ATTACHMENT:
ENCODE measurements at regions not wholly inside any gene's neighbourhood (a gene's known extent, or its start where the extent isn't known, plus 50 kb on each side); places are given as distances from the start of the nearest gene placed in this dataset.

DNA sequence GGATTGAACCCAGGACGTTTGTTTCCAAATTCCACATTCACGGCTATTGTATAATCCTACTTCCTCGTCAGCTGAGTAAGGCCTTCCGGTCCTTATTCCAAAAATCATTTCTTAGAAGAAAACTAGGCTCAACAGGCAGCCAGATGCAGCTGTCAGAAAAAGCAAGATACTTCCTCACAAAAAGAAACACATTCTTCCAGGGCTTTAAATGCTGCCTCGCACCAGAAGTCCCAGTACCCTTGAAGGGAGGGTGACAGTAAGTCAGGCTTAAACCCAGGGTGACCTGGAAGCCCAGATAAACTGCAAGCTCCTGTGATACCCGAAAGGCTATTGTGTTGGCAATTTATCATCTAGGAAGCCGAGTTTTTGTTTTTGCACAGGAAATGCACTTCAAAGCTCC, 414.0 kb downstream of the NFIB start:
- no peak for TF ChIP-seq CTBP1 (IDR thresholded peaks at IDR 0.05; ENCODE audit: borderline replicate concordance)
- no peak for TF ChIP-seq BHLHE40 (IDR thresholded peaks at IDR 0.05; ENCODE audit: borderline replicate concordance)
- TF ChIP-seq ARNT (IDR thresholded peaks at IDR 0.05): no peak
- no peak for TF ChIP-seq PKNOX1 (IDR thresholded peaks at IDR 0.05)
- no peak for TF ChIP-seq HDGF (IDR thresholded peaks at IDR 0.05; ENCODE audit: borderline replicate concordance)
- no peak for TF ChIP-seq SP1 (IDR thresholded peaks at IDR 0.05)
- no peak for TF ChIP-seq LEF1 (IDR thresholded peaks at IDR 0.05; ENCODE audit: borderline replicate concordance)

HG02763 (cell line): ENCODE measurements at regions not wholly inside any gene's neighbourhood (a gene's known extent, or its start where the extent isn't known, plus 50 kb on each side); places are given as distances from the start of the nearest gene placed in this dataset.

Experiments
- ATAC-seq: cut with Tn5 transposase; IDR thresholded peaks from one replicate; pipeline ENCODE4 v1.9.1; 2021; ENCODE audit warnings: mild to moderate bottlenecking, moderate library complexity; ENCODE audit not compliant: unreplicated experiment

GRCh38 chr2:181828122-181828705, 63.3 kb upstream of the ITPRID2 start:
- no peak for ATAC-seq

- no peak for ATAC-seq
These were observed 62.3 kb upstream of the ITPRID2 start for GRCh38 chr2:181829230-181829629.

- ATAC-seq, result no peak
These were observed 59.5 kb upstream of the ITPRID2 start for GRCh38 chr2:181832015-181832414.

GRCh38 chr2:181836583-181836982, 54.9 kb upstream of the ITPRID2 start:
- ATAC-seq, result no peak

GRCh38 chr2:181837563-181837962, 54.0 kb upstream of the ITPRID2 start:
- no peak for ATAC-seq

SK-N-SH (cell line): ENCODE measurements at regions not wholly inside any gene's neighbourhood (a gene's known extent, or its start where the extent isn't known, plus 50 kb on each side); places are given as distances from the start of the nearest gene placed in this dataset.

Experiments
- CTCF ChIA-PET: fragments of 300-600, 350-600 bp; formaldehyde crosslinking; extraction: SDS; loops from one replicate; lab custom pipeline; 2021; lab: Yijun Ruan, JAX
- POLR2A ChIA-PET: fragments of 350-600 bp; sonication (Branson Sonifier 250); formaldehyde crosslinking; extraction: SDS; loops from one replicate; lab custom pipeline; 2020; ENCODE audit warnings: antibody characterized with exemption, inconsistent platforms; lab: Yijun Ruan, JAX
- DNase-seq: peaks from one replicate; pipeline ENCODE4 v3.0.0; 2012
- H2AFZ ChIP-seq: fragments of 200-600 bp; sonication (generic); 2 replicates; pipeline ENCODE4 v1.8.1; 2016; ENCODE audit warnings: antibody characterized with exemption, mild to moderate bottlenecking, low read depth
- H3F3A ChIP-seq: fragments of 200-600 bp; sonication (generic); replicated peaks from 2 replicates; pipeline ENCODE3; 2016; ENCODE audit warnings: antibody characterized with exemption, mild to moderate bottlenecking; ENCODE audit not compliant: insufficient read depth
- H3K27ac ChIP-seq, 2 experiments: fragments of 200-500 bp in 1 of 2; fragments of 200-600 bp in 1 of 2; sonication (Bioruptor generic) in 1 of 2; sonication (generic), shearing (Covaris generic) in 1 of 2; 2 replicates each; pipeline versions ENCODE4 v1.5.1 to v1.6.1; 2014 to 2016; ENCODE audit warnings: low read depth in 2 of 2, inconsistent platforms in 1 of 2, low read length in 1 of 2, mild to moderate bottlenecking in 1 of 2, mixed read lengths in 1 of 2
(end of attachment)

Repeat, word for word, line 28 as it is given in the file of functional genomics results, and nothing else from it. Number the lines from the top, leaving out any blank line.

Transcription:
- H2AFZ ChIP-seq: fragments of 200-600 bp; sonication (generic); 2 replicates; pipeline ENCODE4 v1.8.1; 2016; ENCODE audit warnings: antibody characterized with exemption, mild to moderate bottlenecking, low read depth